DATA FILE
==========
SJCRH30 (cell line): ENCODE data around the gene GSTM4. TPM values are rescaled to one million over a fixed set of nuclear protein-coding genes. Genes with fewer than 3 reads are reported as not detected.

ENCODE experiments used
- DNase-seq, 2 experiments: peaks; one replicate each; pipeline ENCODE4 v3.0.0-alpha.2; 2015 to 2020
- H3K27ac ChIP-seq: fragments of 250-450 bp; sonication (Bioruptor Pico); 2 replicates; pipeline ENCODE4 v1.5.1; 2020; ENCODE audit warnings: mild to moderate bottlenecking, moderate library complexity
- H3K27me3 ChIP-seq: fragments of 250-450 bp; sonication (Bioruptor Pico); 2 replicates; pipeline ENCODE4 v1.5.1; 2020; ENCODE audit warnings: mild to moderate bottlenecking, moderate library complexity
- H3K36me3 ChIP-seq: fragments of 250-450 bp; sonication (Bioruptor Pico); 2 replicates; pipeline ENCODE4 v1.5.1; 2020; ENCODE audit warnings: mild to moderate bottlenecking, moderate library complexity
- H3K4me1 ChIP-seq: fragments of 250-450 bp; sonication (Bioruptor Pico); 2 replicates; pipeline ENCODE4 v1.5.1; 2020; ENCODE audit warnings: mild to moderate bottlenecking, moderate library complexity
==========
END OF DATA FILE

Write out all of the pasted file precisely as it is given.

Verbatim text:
SJCRH30 (cell line): ENCODE data around the gene GSTM4. TPM values are rescaled to one million over a fixed set of nuclear protein-coding genes. Genes with fewer than 3 reads are reported as not detected.

ENCODE experiments used
- DNase-seq, 2 experiments: peaks; one replicate each; pipeline ENCODE4 v3.0.0-alpha.2; 2015 to 2020
- H3K27ac ChIP-seq: fragments of 250-450 bp; sonication (Bioruptor Pico); 2 replicates; pipeline ENCODE4 v1.5.1; 2020; ENCODE audit warnings: mild to moderate bottlenecking, moderate library complexity
- H3K27me3 ChIP-seq: fragments of 250-450 bp; sonication (Bioruptor Pico); 2 replicates; pipeline ENCODE4 v1.5.1; 2020; ENCODE audit warnings: mild to moderate bottlenecking, moderate library complexity
- H3K36me3 ChIP-seq: fragments of 250-450 bp; sonication (Bioruptor Pico); 2 replicates; pipeline ENCODE4 v1.5.1; 2020; ENCODE audit warnings: mild to moderate bottlenecking, moderate library complexity
- H3K4me1 ChIP-seq: fragments of 250-450 bp; sonication (Bioruptor Pico); 2 replicates; pipeline ENCODE4 v1.5.1; 2020; ENCODE audit warnings: mild to moderate bottlenecking, moderate library complexity